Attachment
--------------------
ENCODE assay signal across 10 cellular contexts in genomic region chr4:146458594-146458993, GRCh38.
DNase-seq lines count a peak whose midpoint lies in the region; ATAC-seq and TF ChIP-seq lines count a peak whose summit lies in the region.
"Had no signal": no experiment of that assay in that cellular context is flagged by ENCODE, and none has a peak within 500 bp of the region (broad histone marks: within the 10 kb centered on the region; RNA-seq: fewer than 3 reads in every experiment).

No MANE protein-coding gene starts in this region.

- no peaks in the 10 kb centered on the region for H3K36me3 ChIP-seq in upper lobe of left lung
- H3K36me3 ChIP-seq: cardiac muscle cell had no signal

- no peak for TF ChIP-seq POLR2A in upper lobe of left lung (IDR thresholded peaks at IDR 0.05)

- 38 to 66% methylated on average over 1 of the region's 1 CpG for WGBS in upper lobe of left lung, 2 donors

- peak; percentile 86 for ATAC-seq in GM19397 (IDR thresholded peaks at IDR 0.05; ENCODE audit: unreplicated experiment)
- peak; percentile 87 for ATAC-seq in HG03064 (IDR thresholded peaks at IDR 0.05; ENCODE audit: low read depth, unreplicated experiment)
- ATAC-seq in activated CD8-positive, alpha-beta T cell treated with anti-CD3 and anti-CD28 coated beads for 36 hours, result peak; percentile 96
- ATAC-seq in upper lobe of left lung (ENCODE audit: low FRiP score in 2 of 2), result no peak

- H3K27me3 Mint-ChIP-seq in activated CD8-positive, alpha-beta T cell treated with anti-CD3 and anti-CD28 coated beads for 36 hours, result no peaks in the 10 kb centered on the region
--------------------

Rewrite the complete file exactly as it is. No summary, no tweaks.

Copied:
ENCODE assay signal across 10 cellular contexts in genomic region chr4:146458594-146458993, GRCh38.
DNase-seq lines count a peak whose midpoint lies in the region; ATAC-seq and TF ChIP-seq lines count a peak whose summit lies in the region.
"Had no signal": no experiment of that assay in that cellular context is flagged by ENCODE, and none has a peak within 500 bp of the region (broad histone marks: within the 10 kb centered on the region; RNA-seq: fewer than 3 reads in every experiment).

No MANE protein-coding gene starts in this region.

- no peaks in the 10 kb centered on the region for H3K36me3 ChIP-seq in upper lobe of left lung
- H3K36me3 ChIP-seq: cardiac muscle cell had no signal

- no peak for TF ChIP-seq POLR2A in upper lobe of left lung (IDR thresholded peaks at IDR 0.05)

- 38 to 66% methylated on average over 1 of the region's 1 CpG for WGBS in upper lobe of left lung, 2 donors

- peak; percentile 86 for ATAC-seq in GM19397 (IDR thresholded peaks at IDR 0.05; ENCODE audit: unreplicated experiment)
- peak; percentile 87 for ATAC-seq in HG03064 (IDR thresholded peaks at IDR 0.05; ENCODE audit: low read depth, unreplicated experiment)
- ATAC-seq in activated CD8-positive, alpha-beta T cell treated with anti-CD3 and anti-CD28 coated beads for 36 hours, result peak; percentile 96
- ATAC-seq in upper lobe of left lung (ENCODE audit: low FRiP score in 2 of 2), result no peak

- H3K27me3 Mint-ChIP-seq in activated CD8-positive, alpha-beta T cell treated with anti-CD3 and anti-CD28 coated beads for 36 hours, result no peaks in the 10 kb centered on the region